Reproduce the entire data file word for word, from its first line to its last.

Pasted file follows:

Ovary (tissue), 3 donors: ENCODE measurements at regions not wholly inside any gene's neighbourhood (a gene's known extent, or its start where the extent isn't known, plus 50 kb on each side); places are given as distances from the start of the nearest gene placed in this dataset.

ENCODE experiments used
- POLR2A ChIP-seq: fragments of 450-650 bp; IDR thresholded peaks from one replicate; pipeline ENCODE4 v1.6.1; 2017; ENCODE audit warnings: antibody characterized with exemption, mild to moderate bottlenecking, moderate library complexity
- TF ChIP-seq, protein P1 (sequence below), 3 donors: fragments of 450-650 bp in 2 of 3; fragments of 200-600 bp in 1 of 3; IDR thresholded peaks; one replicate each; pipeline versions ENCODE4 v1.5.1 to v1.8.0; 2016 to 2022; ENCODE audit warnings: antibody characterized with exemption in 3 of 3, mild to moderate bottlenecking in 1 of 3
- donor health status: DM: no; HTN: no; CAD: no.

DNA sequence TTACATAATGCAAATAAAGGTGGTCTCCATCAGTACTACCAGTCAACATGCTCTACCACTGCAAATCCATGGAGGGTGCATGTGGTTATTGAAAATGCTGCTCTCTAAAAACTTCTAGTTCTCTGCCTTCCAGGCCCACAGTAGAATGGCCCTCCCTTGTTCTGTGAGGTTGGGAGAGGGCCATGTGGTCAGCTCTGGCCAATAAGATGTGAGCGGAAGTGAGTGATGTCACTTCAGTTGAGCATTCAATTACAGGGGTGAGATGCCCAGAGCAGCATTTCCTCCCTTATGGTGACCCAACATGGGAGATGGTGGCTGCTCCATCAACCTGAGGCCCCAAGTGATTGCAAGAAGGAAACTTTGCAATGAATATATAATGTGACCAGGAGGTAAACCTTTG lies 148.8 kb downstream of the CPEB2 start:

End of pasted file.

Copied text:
Ovary (tissue), 3 donors: ENCODE measurements at regions not wholly inside any gene's neighbourhood (a gene's known extent, or its start where the extent isn't known, plus 50 kb on each side); places are given as distances from the start of the nearest gene placed in this dataset.

ENCODE experiments used
- POLR2A ChIP-seq: fragments of 450-650 bp; IDR thresholded peaks from one replicate; pipeline ENCODE4 v1.6.1; 2017; ENCODE audit warnings: antibody characterized with exemption, mild to moderate bottlenecking, moderate library complexity
- TF ChIP-seq, protein P1 (sequence below), 3 donors: fragments of 450-650 bp in 2 of 3; fragments of 200-600 bp in 1 of 3; IDR thresholded peaks; one replicate each; pipeline versions ENCODE4 v1.5.1 to v1.8.0; 2016 to 2022; ENCODE audit warnings: antibody characterized with exemption in 3 of 3, mild to moderate bottlenecking in 1 of 3
- donor health status: DM: no; HTN: no; CAD: no.

DNA sequence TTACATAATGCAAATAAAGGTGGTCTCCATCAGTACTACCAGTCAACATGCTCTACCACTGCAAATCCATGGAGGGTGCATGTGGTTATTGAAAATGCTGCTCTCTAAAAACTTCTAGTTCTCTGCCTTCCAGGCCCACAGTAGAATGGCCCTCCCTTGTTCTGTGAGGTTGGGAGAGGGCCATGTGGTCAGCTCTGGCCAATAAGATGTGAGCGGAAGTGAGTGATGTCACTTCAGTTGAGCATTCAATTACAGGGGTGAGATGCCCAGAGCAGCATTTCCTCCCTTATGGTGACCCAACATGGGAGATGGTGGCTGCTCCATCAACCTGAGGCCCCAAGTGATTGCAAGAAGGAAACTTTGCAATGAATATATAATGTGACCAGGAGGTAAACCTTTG lies 148.8 kb downstream of the CPEB2 start: